Today's News

  • Some Roane educators calling it a career

    Director of Schools Gary Aytes has been to a lot of retiree receptions at the Roane County bus garage over the years.

    Last week’s was different, however, because this time, Aytes was one of the retirees.

    “It’s been a great pleasure of mine to be associated with you,” he told the crowd.

    Twenty-five retirees were recognized at the ceremony, though not all attended.

    One who did was J. Kathy Brummitt, a special education teacher at Harriman Middle School.

  • Rockwood eyeing concerts to generate revenue

    Rockwood Mayor Mike “Brillo” Miller proposed an unusual way to generate revenue during a called workshop last week to discuss the 2016-17 city budget.

    Near the end of the meeting, he suggested the city mull hosting concerts at the sports complex named for him.

    “I would like for us to consider using $10,000 [from an expected $38,000 budget surplus] to start having entertainment at the recreation park,” he said.

  • Increase possible down the road for Harriman

    Harriman City Council will likely not consider a budget this year with a property tax increase.

    “It is still kind of early, but my feeling would be we will try to make a presentation without a tax increase,” said Harriman City Manager Kevin Helms.

    He was quick to add, however, the city will need to find somewhere to grow revenue in the near future, whether that is through a proposed local sales tax increase that will be on the ballot in November or a property tax increase.

  • Kingston kicks in reserves money to balance budget

    Unlike last year’s unforeseen delay, the city of Kingston is already close to passing its upcoming year’s budget.

    Kingston City Manager David Bolling and city fiscal officer Carolyn Brewer have been working on the city’s 2016-17 $7.567 million proposed budget, which calls for no tax increase.

    Council voted 5-2 to pass on first reading the proposed $7.567 million 2016-17 budget during the regular monthly meeting earlier this month.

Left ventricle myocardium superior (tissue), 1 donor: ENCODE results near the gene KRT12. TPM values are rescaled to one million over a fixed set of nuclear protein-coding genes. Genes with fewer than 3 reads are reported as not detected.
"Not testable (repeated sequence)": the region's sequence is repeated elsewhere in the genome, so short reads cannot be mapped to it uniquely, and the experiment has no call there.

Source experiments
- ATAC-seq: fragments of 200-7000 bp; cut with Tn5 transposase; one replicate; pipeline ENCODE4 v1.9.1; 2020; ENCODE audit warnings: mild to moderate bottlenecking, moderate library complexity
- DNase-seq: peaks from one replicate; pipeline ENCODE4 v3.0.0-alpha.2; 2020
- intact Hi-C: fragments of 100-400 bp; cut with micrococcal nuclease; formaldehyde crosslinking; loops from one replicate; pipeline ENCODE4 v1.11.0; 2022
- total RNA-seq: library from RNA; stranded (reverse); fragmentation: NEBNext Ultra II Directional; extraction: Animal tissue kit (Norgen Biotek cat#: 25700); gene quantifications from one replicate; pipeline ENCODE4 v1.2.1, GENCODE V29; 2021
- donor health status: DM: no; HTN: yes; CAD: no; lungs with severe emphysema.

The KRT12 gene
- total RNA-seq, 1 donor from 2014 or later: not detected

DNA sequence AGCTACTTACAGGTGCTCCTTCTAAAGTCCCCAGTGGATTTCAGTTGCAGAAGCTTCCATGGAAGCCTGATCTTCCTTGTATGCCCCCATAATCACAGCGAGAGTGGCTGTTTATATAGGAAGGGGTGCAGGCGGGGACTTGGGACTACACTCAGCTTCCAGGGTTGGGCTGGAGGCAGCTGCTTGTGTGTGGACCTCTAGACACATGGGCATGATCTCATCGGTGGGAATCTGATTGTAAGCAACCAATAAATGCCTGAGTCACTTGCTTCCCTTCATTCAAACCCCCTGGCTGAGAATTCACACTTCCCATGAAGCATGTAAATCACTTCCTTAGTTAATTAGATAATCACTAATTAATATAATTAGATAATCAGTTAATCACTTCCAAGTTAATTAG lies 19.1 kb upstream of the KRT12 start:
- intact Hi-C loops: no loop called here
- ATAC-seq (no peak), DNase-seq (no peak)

• Assessor's employee turnover: Records show 30 changes in almost four years

    Employee turnover in the Roane County Property Assessor’s Office has become an issue in this year’s campaign.

    “We have had many, many employees come through that office,” said Molly Leggins Hartup. “The turnover rate has been very high.”

    Hartup is one of three people challenging incumbent David Morgan for the property assessor’s job. Since Morgan took over on Sept. 1, 2012, there have been roughly 30 employee changes in his office, according to County Payroll Officer Linda Stooksbury.

  • No insubordination cited in Hartup review

    “Very good at interpreting assessment laws and regulations. Knows her job and duties well. Our department will miss her.”

    Those are some of the comments Roane County Property Assessor David Morgan made about Molly Leggins Hartup in a performance review before she stopped working for his office.

    Hartup, a candidate in this year’s race for property assessor, said that proves she wasn’t an insubordinate employee like Morgan has claimed.

  • Schools chief to make $120,000 to start

    The Roane County Board of Education approved the contract for its new director on Thursday.

    “The negotiations went real well,” Board Mem-ber Mike “Brillo” Miller said.

    Miller negotiated the contract with Dr. Leah Rice Watkins after the board voted 7-3 on April 20 to select her as the next director.

    The contract is for four years, beginning on July 1 and expiring on June 30, 2020.

    The starting salary is $120,000.

  • Grant to fix up Roane Regional site for new industry

    The Tennessee Department of Economic and Community Development has awarded Roane County a $356,072 grant for further development of the Jones Road site in Roane Regional Business and Technology Park.

    The grant will fund the clearing and grading for a building pad to accommodate a minimum 100,000-square-foot building.

  • Grant in hand, but work on park stalled

    The sign in the field next to Gertrude Porter Memorial Park on Roane Street in Kingston reads “Future Site of The State of Tennessee LPRF Grant Project.”

    The sign, now almost covered by grass, has been standing in the field since shortly after Gov. Bill Haslam visited the site in October 2014 to announce a $250,000 grant that would have added another ball field, two soccer fields, a playground, a greenway and restroom facilities.

  • School facilities ‘wasted, empty’ space

    The Roane County Board of Education received another presentation from its architect earlier this month.

    This one looked at elementary and middle schools, in addition to the high schools.

    “What we’re going to present is a complete assessment of your school system,” Todd Brang, vice president of business development and marketing for the Lewis Group Architects, told the board.

    “Where you stand today and what it may look like 10 to 20 to 30 years from now.”